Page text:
My Deconstruct talk, “What we can Learn from Software History”, is now out! It covers why studying history so important and what it looks like to study history yourself. You can watch it here and read the supplementary material here.
(Spoilers: While Deconstruct knew the topic, I didn’t have to publish it on their site in advance. None of the audience knew what it was going to be about! This let me try something silly I always wanted to do: slapstick. I think it wasn’t bad for a first try, but there’s probably much more interesting things I can do, things that don’t rely on the audience having no idea what I’m about to say.)
Office hours are at a different time this week. Doing in the late morning for me is all right for people in the US and Europe but terrible for anybody outside of it. So this week I want to try something else and run them at 8 PM CST on Thursday, (1 AM UTC Friday). If this ends up not working for anybody we’ll be back to the usual time next week, and if it’s better I’ll figure something else out.
I originally created this newsletter as 1) a way to tell people about my new posts, and 2) a way to share unpolished ideas without the heavy editing I normally put into my blog. Basically stuff that’s “not good enough” to represent My Brand. Something like seven of these newsletter posts have front-paged Hacker News. What I’m learning is that I can probably get away with being a bit rougher with my official content.
In a roundabout way, this means that the newsletter is now costing me money. If I post a detailed essay on the newsletter, I can’t later posted on my blog, at least not without substantial revisions. And this is a problem because I market my consulting services through my blog. Going viral on the newsletter doesn’t make me money.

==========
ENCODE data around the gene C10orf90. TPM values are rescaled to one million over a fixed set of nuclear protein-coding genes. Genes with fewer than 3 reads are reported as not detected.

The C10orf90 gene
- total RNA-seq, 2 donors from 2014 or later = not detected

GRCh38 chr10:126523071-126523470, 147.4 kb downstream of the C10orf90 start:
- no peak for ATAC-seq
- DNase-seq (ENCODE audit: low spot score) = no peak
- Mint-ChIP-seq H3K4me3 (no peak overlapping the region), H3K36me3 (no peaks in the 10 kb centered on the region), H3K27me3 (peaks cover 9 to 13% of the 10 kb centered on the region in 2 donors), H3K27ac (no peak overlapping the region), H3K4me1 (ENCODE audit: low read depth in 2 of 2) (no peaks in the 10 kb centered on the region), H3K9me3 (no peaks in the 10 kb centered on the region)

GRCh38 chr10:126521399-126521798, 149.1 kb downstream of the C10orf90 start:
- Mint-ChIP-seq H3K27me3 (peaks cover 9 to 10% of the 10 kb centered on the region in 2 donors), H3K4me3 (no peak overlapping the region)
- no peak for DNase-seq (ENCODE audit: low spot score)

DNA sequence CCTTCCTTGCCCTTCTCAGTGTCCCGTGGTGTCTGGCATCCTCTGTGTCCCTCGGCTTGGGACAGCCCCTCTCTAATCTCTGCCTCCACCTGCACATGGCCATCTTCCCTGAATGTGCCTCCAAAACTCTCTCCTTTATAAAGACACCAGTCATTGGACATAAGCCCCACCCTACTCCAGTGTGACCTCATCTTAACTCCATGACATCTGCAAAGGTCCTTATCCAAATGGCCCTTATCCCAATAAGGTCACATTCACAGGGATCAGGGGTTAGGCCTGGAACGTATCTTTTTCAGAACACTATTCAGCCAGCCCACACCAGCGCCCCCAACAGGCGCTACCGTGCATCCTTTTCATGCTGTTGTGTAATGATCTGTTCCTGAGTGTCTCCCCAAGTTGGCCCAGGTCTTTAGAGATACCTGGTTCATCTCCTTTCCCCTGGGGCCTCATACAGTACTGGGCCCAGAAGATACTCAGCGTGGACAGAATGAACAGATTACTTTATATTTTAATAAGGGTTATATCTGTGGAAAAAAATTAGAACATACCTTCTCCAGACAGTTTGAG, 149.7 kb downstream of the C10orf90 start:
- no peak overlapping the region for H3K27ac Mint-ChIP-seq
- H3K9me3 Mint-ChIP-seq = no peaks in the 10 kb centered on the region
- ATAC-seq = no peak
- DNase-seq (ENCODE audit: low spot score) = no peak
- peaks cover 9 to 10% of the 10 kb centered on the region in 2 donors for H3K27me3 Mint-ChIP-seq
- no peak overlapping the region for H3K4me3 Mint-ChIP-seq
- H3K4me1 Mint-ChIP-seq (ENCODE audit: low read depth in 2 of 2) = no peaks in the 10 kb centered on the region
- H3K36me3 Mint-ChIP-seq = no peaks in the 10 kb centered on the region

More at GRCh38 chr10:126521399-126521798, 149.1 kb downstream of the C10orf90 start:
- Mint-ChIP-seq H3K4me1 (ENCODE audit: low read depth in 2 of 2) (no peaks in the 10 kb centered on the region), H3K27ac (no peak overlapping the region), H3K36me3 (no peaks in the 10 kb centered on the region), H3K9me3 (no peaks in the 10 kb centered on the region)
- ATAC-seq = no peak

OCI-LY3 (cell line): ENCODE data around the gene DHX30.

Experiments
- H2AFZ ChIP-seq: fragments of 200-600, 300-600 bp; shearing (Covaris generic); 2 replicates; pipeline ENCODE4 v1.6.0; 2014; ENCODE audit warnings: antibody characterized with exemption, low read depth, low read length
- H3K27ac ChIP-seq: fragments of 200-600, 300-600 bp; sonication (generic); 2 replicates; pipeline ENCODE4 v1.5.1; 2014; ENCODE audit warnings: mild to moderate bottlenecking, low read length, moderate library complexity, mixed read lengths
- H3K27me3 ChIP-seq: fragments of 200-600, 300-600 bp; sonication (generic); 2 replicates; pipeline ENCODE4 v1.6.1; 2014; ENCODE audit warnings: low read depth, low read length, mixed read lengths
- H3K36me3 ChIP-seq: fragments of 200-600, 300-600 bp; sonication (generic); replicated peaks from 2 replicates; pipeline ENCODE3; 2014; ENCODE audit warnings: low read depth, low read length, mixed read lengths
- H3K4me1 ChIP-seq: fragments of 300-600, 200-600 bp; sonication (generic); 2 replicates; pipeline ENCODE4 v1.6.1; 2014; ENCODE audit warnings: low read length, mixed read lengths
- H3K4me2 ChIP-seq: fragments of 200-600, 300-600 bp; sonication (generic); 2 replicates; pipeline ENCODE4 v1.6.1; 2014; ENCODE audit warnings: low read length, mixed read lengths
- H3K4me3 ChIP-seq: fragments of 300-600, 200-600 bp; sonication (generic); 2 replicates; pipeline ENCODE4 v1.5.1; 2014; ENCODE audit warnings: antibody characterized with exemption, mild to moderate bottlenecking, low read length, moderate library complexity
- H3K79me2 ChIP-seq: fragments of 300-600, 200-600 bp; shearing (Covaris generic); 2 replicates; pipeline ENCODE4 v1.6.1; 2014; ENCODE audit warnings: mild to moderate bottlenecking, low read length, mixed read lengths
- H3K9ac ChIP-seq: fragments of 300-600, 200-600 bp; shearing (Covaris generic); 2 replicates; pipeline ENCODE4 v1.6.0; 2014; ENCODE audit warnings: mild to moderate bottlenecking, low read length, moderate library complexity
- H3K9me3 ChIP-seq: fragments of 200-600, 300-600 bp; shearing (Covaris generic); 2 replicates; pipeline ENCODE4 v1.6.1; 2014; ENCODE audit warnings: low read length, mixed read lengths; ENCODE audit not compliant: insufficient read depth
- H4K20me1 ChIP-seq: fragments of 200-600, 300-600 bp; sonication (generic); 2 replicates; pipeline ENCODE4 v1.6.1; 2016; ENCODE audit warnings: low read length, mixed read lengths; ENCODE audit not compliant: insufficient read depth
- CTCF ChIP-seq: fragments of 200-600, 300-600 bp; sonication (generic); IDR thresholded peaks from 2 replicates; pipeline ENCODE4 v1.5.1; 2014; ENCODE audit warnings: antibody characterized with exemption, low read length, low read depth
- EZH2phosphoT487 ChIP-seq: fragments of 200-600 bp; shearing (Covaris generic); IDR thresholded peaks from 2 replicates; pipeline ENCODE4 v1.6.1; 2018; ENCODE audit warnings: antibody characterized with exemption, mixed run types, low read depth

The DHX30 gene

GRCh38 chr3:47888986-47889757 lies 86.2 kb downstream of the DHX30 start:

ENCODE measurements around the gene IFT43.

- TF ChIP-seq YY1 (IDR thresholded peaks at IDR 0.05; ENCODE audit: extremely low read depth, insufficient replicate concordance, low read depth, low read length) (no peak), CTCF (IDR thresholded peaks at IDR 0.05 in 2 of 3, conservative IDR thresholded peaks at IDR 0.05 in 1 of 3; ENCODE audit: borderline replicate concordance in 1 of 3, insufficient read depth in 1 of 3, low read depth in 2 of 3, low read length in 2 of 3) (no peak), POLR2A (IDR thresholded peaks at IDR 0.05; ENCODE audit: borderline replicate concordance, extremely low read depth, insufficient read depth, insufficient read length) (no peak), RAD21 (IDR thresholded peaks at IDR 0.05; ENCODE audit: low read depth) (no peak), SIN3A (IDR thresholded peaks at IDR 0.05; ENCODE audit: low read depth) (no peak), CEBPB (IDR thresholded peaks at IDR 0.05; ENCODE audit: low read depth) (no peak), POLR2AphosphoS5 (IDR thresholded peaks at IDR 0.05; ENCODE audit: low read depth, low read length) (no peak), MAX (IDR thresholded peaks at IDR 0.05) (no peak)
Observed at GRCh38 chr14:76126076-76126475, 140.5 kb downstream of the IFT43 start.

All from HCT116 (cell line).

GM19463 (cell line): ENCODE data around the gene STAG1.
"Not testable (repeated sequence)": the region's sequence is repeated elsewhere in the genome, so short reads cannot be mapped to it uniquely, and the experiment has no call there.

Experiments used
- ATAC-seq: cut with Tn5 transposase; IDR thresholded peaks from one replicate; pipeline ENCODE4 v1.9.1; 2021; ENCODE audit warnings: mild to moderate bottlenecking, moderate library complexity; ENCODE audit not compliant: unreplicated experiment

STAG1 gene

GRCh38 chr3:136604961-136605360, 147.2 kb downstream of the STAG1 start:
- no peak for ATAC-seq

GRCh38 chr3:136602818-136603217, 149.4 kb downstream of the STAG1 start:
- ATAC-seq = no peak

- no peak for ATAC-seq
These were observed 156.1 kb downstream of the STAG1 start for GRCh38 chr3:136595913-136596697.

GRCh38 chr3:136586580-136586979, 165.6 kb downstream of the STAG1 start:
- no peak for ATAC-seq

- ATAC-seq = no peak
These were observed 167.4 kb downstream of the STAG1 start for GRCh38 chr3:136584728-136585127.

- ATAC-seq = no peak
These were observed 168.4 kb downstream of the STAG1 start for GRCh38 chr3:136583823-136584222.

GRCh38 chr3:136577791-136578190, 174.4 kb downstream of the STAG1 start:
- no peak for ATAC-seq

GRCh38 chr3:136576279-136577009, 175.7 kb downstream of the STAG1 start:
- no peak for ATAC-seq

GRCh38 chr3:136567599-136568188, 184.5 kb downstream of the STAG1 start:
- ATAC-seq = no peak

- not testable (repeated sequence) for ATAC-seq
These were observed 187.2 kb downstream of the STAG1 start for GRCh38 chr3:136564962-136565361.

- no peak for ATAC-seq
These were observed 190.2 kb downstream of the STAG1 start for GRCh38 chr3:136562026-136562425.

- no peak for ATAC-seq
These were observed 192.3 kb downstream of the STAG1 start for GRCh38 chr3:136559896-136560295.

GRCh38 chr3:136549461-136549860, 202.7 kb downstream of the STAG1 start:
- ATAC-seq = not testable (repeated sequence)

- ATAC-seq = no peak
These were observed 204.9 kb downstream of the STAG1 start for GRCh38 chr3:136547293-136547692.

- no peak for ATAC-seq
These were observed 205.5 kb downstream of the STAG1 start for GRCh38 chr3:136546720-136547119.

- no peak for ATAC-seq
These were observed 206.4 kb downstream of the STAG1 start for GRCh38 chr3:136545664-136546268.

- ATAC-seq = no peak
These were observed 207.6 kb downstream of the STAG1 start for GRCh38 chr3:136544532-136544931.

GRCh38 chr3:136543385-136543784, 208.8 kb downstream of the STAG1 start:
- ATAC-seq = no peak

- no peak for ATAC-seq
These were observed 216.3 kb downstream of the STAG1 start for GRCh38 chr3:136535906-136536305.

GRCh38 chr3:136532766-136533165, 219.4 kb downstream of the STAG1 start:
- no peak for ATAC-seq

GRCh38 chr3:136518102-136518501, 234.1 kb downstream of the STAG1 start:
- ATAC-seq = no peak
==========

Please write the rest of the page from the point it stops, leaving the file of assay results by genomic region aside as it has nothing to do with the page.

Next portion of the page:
The good news is this means I will be posting more stuff to the blog. The bad news is this means I need to rediscover what exactly what this newsletter is supposed to be. I still really like sharing off-the-cuff ideas with everyone, so it’s not going to go away. Right now I’m thinking is that content I suspect could be blog-worthy will be subscribers only. You’ll still be able to read it, but people who weren’t already subscribed will be able to read it. I did this with the import languages posts and I think it’s a good model going forward.
I will also be making some public posts in order to have something to show anybody who’s interested in signing up for the newsletter.
(I’m also thinking of monetizing this newsletter, where some posts are public, some posts are subscriber only, and some posts are premium subscriber only. If I can convert 5% of my current subscriber base to paying subscribers that would go a long way to smoothing out my finances, what with the coronavirus killing my regular sources of income. I’ll probably have a certain decision and/or a plan for this by next week.)
This is definitely going to be happening. I’m currently playing at logistics for two: a one day, small group Alloy workshop and a half day, large group decision tables webinar. One of these is definitely going to be ready by next week, I’m just not sure which one I settled on yet. Regardless, the workshop will be a late May or mid June and newsletter subscribers will have first shot at tickets. And probably a discount too, because y’all are great.